Testimony in civil trial reveals details of high-profile Okanagan murder investigation
The investigation started with questions about whether Ilic discarded a liquor bottle at the high-profile crime scene on the night the victim was found injured near railroad tracks in Armstrong, BC.
Ilic says his treatment by the RCMP resulted in serious damage to his mental health.
The former RCMP officer maintains what he discarded that night, in 2011, was a box of pens.
Ilic says he tossed the pens so he could use his jacket to cover Van Diest and try to keep her warm.
Ultimately, Ilic’s denials about the liquor bottle lead to allegations that he had lied on the stand and to senior officers.
On Tuesday, the defence began laying out its case, calling Cpl. Tyler Bell to the stand.
Bell, who was the crime scene investigator for the Van Diest homicide, testified the day after the Armstrong teen was founded beaten and strangled he saw a vodka bottle 7.6 meters away from where Van Diest was located.
However, Bell said the bottle wasn’t a priority for the forensic lab which needs to triage which items it processes.
Bell said that was because DNA from an unidentified male had already been found on the victim’s fingernail clippings, likely giving police a primary suspect.
This is significant because Ilic has questioned whether he was getting the blame for the police not having done more testing on the bottle during the murder investigation.
Bell testified that the forensic strategist from the RCMP’s forensic lab, who was giving advice on how to prioritize examining evidence, believed, “If we submit that vodka bottle, and it does come back with the same DNA as was on Taylor Van Diest’s fingernail clippings, it doesn’t really advance the investigation.”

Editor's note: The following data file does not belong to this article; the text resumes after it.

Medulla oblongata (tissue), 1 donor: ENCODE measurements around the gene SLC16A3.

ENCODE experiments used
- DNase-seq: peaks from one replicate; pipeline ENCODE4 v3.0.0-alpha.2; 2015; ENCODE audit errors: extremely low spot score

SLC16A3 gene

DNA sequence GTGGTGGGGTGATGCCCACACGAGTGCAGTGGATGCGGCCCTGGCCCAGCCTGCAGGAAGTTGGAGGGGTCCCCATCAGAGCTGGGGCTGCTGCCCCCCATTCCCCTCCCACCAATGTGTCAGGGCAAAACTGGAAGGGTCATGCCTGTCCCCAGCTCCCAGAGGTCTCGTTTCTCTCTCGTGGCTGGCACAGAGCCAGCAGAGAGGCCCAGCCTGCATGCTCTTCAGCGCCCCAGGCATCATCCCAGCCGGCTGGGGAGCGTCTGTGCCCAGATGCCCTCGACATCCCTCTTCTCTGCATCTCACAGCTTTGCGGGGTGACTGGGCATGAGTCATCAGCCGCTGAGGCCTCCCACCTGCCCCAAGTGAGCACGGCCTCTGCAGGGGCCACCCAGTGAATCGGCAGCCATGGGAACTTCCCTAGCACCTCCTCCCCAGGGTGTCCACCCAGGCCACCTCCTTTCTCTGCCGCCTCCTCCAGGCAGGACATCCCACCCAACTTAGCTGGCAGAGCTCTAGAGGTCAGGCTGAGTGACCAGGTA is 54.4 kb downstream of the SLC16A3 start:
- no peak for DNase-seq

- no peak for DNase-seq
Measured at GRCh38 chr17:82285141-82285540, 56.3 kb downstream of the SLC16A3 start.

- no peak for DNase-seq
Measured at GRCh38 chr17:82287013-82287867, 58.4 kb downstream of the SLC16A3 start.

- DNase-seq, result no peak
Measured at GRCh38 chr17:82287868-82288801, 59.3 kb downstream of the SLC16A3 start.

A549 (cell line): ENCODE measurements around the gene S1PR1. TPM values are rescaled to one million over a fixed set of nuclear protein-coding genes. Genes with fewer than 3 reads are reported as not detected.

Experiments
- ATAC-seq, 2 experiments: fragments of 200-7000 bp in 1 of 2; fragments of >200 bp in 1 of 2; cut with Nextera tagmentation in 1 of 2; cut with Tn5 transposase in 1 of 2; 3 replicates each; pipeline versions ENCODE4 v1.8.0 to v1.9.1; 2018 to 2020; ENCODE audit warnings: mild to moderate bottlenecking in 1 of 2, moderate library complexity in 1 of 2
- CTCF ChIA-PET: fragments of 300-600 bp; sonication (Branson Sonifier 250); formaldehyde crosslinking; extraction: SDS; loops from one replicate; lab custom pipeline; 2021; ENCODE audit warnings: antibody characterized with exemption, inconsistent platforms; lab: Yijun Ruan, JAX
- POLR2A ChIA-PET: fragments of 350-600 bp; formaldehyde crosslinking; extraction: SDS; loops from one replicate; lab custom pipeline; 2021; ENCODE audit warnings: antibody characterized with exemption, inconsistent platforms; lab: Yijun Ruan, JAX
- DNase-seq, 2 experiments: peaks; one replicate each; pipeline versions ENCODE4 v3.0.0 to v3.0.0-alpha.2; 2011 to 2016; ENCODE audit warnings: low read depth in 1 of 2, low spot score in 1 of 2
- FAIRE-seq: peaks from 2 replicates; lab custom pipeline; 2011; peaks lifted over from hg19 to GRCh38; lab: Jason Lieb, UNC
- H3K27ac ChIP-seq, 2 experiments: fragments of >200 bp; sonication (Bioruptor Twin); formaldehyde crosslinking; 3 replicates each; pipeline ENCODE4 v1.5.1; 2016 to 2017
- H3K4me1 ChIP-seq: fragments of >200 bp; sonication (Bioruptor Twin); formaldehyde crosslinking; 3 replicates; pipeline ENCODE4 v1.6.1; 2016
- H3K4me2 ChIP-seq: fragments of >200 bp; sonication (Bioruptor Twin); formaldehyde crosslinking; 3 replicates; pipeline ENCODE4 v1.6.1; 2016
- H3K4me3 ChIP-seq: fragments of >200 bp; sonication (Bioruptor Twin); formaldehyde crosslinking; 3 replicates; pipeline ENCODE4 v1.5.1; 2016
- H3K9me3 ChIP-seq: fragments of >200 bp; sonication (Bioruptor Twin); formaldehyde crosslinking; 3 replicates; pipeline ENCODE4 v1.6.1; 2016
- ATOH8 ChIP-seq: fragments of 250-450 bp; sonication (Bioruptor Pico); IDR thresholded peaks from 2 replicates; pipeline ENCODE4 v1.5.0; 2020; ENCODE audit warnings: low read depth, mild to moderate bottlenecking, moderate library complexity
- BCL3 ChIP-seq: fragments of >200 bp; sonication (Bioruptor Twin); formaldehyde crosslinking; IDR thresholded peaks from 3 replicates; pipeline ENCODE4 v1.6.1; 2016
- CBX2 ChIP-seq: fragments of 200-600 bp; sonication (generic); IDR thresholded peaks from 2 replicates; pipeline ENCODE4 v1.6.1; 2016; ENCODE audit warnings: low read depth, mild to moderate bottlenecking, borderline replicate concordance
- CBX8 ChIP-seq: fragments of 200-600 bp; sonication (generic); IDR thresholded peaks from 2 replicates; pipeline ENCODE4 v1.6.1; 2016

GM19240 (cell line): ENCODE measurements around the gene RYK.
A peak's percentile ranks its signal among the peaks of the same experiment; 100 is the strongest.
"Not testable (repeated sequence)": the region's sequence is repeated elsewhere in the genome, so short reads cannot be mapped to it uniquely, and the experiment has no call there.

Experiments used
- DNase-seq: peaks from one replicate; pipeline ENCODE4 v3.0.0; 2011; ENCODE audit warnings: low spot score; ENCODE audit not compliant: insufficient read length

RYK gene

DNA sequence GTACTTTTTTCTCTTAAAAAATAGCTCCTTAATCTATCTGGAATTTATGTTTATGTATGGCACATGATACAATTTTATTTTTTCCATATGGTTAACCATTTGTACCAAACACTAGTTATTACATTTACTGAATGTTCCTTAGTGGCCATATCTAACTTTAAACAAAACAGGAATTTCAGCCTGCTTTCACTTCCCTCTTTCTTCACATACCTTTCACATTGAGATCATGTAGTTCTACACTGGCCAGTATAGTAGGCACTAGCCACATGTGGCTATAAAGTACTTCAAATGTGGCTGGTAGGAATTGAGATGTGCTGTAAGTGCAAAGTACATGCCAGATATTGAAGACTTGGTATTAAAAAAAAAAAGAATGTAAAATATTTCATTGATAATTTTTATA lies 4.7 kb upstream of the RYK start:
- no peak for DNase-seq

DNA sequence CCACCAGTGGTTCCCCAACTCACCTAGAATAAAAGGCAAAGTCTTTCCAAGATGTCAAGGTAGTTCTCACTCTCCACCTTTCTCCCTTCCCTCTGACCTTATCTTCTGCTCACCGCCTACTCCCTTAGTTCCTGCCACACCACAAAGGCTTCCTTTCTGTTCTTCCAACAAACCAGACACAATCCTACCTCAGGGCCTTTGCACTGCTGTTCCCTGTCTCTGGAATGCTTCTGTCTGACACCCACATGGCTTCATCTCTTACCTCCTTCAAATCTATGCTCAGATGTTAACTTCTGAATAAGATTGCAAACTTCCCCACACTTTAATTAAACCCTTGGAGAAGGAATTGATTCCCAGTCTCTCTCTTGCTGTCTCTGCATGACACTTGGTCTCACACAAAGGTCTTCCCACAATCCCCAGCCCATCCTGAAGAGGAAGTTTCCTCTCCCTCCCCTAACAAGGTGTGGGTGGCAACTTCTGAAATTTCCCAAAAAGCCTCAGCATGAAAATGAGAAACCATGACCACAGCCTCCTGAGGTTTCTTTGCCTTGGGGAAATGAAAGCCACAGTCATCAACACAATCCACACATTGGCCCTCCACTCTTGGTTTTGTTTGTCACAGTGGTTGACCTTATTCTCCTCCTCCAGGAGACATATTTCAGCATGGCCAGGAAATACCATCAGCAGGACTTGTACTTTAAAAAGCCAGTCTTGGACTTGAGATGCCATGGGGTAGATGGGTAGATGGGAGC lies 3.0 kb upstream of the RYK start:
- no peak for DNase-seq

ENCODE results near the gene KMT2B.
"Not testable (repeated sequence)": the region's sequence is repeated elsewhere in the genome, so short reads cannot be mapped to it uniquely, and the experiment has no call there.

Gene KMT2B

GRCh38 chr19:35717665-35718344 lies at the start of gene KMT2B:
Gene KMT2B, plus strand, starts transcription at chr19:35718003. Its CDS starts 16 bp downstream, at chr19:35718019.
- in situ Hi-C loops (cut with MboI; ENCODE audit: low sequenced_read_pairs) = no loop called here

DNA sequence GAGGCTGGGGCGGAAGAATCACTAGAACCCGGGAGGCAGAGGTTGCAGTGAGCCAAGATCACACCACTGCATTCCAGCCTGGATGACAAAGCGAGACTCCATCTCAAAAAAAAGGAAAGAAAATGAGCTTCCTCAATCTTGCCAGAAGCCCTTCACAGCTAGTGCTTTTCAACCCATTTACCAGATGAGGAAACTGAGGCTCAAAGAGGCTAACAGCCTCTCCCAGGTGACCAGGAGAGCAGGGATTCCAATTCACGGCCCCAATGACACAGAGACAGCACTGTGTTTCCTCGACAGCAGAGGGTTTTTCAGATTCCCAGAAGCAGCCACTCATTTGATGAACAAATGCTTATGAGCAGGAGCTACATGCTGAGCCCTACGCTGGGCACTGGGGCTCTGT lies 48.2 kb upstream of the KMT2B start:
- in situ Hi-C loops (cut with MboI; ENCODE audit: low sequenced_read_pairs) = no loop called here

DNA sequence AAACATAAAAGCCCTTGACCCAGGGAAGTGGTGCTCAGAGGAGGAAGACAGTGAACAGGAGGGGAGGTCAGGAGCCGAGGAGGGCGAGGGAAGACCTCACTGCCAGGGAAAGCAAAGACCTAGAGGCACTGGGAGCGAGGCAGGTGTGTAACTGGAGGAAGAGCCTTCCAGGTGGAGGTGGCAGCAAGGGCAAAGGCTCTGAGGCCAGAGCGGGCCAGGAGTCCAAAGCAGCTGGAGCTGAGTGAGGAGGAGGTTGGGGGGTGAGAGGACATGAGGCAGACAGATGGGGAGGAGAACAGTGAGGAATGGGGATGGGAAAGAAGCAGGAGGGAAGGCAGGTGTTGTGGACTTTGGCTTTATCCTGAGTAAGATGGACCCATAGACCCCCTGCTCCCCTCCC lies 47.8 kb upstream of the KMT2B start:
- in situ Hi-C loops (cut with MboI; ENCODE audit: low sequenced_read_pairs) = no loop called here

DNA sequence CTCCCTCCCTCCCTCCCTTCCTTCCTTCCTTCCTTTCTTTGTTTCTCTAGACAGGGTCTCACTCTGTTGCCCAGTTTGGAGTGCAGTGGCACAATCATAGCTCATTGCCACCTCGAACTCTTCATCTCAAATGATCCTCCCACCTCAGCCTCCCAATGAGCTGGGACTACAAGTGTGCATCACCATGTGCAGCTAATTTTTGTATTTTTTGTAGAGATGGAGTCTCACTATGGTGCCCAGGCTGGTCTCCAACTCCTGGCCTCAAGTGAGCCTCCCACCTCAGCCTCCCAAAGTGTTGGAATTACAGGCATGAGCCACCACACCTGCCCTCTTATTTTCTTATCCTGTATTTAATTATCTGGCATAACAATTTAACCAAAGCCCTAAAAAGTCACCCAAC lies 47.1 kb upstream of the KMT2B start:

“The fingernail clipping’s DNA means that they have had contact and that’s the compelling evidence. The vodka bottle being found seven metres away, it’s not that compelling,” Bell said.
Bell said there were also questions raised about what would happen if the bottle was analyzed and came up with DNA of a different unknown male.
“Then now we have an unidentified male’s DNA that would…need to be investigated and does that become a distraction to try and find that male when the male that we are looking for…is the person whose DNA is on Taylor Van Diest’s fingernail clippings,” Bell said.
Under cross-examination, Bell said roughly two months after the murder he did ask two other officers to fingerprint the liquor bottle and swab it for DNA.
Bell testified, to his knowledge, the bottle was never fingerprinted and was not swabbed for DNA till the internal investigation against Ilic occurred.
There were aspects of Bell’s testimony that supported the RCMP’s handling of the issue.
The veteran officer testified in the two days after the murder he didn’t recall any pens or a box of pens being found at the crime scene.
However, the court also heard from Bell about possible explanations for some pens being located with Ilic’s jacket in an evidence bag and not on the ground.
During his cross-examination, Ilic’s lawyer brought up evidence that, in 2014, Bell knew it could help Foerster’s defence for the bottle to be Foerster’s rather than Ilic’s, because Foerster could use it as part of a drunkenness defence.
The provincial and federal governments have argued in a legal document that RCMP members acted properly.
The internal investigation against Ilic petered out in 2015 after a time extension wasn’t granted, which something the plaintiff’s lawyer argues left Ilic with no way to clear his name.
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The defence said the bottle was DNA tested twice during the internal investigation against Ilic.
The first test found inefficient DNA for proper testing. The second time no DNA was found, the defence said.
Ultimately, the plaintiff says he was medically discharged from the force in 2019, but his last day of active duty was in 2014, a month after he testified at the murder trial.
Tuesday was day seven of an expected 19-day civil trial.
Further RCMP officers are expected to testify this week.
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